Keep It Updated

So let’s assume that you have a safety plan and use it. This is a roadmap to a successful safe environment for both you and your employees. The safety landscape is continuously changing in many ways, so keep your safety goals clear and fresh with regular updates — make it a living document. Here are six reasons for keeping it up to date.

Changing Markets
The most obvious reason for updating your safety plan is a changing market. Changes in codes and standards documents and new operations within your own business will have an impact on your safety plan. A move from a residential focus to an industrial or commercial focus would warrant a review of your safety plan.

Codes and standards documents are typically on a review cycle changing periodically. The 2011 version of the National Electrical Code (NEC) is currently being reviewed by states and local jurisdictions and will be adopted throughout this and coming years. To date, North Dakota and Massachusetts have reviewed and adopted this new version of the NEC. North Dakota will begin to enforce NEC-2011 on September 1, 2011. Massachusetts began enforcement on January 1, 2011. Oregon, Idaho, Ohio and others have already begun their review process of the latest version of the NEC and adoption will be soon to follow.

Another document in the works by the National Fire Protection Association (NFPA) is NFPA 70E, Standard for Electrical Safety in the Workplace. The 2012 version of this document has some changes that may impact your plan. One of the tables used extensively, and unfortunately sometimes incorrectly, is targeted to be modified. Table 130.7(C)(9) is referenced to determine what personal protective equipment (PPE) is needed to protect from electric shock and arc-flash injuries. The proposed change that has been accepted to date includes the placement of maximum available short-circuit current and clearing times under each of the major equipment category headers. The major equipment headers will also include the potential arc-flash protection boundary. Some forget that the application of this table is permitted only where the maximum available short-circuit current and fault clearing time parameters specified in Notes 1 through 4 at the end of the table are followed; this is an important detail that should not be overlooked. As of this writing, NFPA 70E will be reviewed at the NFPA Annual Meeting later in June. It is at this meeting that the revised document will ultimately complete its process.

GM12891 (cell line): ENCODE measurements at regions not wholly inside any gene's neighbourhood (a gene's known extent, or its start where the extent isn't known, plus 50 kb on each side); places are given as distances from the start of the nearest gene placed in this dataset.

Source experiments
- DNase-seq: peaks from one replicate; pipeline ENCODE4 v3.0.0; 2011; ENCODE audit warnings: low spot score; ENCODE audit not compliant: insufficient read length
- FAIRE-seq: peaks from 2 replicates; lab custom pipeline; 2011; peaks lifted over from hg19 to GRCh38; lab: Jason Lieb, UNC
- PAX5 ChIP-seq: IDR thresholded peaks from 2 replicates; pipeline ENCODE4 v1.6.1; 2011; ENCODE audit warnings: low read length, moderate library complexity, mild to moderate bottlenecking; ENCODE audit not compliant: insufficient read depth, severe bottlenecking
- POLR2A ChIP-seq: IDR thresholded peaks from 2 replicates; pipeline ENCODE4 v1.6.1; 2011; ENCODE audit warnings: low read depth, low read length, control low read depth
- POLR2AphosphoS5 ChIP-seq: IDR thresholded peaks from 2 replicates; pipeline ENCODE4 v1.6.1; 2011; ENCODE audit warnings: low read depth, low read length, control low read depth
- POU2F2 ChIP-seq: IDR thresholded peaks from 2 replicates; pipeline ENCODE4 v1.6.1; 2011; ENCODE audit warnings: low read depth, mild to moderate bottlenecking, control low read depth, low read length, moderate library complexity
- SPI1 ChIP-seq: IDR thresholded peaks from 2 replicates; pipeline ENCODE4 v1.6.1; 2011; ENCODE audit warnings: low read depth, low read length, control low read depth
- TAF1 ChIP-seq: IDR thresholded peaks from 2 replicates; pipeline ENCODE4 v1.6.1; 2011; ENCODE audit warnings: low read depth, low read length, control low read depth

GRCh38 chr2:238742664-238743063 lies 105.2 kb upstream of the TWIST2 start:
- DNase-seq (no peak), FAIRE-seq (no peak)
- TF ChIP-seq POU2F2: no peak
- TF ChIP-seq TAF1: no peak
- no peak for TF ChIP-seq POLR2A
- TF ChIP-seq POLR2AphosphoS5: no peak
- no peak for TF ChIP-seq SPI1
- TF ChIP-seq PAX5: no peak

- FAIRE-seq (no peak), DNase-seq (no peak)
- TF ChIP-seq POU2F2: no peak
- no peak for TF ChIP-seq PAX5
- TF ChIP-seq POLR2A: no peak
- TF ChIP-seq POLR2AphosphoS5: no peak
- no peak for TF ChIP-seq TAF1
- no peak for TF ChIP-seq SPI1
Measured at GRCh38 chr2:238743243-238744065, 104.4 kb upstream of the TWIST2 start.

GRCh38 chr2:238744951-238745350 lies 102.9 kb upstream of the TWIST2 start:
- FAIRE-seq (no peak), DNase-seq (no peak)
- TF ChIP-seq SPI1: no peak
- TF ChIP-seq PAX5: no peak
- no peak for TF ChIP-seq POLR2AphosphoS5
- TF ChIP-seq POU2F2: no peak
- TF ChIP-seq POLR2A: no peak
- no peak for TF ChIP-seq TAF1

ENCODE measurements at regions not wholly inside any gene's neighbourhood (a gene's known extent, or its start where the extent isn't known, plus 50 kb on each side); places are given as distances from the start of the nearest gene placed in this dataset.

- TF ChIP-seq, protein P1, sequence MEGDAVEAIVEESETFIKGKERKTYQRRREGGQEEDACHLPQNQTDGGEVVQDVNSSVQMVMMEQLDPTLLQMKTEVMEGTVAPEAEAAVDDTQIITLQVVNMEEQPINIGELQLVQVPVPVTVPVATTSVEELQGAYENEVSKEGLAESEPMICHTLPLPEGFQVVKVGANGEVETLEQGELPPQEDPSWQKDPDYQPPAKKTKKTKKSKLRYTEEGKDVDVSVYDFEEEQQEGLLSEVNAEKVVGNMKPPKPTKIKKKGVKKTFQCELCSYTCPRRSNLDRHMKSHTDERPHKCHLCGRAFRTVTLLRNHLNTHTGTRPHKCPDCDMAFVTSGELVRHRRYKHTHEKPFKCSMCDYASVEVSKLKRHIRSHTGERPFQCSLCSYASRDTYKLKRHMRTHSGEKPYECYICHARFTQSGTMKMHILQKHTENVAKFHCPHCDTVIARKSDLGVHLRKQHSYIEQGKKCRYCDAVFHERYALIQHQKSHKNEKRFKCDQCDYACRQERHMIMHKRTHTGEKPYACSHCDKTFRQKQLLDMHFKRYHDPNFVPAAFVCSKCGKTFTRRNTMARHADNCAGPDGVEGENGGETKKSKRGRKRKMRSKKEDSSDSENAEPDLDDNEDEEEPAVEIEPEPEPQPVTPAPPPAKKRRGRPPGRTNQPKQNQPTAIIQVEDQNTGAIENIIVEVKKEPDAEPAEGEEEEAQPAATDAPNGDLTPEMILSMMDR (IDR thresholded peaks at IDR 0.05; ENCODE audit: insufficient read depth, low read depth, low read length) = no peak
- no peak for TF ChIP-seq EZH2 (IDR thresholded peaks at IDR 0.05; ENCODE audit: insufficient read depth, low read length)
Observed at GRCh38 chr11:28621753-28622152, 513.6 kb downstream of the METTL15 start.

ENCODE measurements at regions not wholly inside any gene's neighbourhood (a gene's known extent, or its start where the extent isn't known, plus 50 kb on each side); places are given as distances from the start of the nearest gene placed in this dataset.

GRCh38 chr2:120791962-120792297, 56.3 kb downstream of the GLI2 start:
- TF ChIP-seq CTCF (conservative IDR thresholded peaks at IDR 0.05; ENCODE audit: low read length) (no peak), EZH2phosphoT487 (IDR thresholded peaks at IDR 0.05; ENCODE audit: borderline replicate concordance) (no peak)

The NFPA web site has a complete schedule of all document revision cycles. You can flag those documents that you use most frequently so that an email is sent to you whenever there are changes to that document. This is a great feature of the NFPA web site, next to the free downloads of the Report on Proposals (ROP) and Report on Comments (ROC) documents. Make sure your plan references the latest codes and standards.

New Products / Solutions
The equipment or tools that you and your employees use, as well as the equipment they must work in and around, can and will periodically change. The electrical market is constantly in a state of flux not only to meet and address new demands in areas like alternative energy, but also to improve and offer new solutions around such safety concerns as arc-flash energy in the power system. Not only will you and your team be faced with new applications and products, there just may be new technologies you can utilize in your operations that help you work more safely.